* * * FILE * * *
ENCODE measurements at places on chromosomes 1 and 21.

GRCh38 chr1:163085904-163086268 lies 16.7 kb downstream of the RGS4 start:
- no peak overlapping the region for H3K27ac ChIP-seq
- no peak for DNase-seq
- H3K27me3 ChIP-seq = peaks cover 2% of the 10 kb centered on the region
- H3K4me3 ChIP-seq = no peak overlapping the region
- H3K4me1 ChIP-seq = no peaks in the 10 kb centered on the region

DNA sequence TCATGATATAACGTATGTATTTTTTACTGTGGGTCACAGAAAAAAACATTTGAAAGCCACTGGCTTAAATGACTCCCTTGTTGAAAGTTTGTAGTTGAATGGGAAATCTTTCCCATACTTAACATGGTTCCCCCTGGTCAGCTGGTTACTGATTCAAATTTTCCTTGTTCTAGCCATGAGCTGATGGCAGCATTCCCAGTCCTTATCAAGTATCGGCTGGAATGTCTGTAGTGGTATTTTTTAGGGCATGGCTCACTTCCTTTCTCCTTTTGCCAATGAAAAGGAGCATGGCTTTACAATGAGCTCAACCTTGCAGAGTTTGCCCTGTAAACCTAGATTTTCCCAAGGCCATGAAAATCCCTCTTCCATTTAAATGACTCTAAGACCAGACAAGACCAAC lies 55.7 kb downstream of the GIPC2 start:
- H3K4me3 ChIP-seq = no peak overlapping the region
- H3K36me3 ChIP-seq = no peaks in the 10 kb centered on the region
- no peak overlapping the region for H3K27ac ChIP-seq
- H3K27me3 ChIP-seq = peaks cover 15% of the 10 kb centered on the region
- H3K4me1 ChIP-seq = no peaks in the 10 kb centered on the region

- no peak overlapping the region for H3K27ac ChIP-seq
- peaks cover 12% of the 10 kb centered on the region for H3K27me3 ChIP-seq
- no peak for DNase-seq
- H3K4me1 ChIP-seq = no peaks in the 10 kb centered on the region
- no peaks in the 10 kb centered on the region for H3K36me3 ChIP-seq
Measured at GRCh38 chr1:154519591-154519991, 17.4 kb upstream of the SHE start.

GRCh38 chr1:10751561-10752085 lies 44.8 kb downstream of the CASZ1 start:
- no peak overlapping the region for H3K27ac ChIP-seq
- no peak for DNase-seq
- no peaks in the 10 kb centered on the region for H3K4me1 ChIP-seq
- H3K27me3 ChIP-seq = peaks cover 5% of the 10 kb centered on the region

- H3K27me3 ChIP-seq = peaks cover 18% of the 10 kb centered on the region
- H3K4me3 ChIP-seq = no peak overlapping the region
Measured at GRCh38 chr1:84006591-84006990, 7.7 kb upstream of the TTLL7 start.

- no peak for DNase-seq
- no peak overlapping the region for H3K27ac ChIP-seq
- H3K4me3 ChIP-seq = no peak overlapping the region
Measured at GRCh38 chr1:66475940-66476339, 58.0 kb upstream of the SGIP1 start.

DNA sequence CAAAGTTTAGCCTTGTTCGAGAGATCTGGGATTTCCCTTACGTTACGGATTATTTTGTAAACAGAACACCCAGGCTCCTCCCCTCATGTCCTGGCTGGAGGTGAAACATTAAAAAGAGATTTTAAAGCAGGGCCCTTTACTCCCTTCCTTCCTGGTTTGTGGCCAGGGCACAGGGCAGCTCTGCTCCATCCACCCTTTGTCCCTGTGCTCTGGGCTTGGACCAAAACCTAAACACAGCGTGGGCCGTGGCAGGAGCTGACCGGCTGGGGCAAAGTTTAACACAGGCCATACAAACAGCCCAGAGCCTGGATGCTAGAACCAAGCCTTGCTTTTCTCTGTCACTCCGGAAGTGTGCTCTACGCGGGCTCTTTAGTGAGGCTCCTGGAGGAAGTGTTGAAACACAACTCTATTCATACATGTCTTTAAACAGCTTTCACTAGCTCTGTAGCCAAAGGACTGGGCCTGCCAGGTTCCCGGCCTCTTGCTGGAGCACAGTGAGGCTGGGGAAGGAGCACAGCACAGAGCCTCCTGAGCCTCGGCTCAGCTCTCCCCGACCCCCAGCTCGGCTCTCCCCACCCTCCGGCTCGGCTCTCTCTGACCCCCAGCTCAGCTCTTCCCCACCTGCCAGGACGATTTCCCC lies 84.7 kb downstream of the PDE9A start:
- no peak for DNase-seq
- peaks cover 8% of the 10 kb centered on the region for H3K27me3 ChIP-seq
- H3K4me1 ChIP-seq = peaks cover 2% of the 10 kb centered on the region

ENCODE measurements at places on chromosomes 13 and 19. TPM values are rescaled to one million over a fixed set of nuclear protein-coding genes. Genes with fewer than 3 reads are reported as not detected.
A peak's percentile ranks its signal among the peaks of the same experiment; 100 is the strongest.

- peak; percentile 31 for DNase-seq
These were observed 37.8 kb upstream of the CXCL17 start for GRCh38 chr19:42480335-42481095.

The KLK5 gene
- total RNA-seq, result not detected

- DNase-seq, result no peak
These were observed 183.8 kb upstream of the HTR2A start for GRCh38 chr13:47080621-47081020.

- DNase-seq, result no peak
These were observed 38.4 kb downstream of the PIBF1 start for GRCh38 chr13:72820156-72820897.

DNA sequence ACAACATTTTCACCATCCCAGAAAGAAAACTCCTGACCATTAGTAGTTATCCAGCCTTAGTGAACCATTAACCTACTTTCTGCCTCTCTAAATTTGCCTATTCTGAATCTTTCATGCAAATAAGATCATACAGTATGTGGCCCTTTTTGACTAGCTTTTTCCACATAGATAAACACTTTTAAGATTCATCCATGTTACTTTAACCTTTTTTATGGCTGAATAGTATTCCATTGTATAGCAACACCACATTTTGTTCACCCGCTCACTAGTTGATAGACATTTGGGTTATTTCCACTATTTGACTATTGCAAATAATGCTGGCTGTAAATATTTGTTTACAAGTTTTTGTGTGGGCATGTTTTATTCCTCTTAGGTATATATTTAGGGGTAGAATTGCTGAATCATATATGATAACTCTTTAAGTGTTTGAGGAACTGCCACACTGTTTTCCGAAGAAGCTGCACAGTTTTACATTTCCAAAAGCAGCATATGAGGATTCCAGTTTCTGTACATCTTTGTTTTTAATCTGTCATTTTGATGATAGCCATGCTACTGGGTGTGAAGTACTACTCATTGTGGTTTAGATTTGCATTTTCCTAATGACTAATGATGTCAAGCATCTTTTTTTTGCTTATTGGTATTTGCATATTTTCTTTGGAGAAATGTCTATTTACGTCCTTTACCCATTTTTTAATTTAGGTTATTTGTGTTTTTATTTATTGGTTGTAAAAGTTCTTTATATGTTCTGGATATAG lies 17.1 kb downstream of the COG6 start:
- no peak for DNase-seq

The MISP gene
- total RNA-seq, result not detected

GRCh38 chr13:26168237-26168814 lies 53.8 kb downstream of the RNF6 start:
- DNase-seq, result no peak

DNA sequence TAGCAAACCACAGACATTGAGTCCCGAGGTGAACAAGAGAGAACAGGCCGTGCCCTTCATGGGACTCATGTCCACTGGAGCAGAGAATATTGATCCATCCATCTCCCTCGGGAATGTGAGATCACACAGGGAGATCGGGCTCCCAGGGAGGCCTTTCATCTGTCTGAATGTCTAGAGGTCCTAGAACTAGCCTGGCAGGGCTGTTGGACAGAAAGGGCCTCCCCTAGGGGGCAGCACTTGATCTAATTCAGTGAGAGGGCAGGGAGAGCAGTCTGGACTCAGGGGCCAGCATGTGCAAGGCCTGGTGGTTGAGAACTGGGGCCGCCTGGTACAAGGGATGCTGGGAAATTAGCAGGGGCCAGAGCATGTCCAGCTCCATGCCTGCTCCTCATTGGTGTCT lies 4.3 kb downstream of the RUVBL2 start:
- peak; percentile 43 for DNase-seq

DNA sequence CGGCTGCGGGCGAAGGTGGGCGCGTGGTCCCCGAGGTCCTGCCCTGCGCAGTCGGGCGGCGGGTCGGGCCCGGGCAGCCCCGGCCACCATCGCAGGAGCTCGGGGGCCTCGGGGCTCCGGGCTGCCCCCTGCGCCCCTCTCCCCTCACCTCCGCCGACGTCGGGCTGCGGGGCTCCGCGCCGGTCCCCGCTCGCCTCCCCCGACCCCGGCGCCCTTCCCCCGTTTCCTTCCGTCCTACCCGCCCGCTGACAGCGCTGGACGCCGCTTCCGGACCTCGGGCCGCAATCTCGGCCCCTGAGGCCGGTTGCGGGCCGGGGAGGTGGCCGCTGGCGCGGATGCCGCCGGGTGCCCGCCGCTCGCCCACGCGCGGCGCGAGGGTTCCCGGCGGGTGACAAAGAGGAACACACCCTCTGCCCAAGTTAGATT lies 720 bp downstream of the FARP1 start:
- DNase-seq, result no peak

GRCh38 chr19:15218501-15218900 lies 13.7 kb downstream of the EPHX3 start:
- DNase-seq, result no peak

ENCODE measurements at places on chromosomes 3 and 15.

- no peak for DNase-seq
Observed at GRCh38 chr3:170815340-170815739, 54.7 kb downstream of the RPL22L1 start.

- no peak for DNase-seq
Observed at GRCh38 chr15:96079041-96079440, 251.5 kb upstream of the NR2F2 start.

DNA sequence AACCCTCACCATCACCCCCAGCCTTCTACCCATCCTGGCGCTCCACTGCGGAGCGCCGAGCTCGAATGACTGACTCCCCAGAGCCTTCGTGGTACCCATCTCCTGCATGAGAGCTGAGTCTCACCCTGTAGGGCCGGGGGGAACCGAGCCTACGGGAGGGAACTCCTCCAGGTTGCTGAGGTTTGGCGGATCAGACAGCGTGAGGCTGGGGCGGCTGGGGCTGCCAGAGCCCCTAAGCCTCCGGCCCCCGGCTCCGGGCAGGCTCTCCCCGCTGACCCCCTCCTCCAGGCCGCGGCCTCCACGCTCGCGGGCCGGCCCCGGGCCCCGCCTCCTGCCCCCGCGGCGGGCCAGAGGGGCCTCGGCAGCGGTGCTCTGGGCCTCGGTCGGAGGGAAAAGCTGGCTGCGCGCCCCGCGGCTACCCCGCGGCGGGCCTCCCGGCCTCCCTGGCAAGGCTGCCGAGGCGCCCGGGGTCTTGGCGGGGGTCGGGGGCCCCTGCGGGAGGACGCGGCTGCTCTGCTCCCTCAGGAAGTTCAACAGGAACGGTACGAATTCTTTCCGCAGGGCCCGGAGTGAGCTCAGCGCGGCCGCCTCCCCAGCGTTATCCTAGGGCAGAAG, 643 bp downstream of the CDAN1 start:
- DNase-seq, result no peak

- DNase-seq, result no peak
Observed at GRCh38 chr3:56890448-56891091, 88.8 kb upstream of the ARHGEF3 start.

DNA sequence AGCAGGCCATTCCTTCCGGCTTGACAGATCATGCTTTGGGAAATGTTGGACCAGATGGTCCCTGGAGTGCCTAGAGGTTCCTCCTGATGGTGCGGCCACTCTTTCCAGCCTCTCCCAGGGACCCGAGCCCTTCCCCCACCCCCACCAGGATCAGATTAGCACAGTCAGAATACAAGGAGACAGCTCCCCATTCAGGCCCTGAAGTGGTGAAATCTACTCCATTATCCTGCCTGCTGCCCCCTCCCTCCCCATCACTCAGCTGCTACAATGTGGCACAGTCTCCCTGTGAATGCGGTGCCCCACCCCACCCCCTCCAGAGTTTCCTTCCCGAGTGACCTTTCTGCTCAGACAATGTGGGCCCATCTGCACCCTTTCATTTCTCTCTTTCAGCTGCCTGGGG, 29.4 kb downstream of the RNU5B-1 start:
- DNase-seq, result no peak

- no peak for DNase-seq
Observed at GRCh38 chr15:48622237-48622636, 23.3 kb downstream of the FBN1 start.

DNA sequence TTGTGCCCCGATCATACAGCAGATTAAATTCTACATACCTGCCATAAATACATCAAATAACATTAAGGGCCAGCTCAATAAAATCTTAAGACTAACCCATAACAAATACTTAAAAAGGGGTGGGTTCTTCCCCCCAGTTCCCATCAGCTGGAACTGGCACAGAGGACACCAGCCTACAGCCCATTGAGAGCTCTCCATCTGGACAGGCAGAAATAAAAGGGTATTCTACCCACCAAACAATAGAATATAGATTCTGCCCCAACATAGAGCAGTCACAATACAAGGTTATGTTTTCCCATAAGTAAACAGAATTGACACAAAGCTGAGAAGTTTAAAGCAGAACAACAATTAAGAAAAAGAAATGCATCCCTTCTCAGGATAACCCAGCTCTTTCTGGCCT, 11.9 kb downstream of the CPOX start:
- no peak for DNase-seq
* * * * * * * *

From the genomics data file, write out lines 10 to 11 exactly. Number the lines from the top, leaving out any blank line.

- H3K36me3 ChIP-seq = no peaks in the 10 kb centered on the region
- no peak overlapping the region for H3K27ac ChIP-seq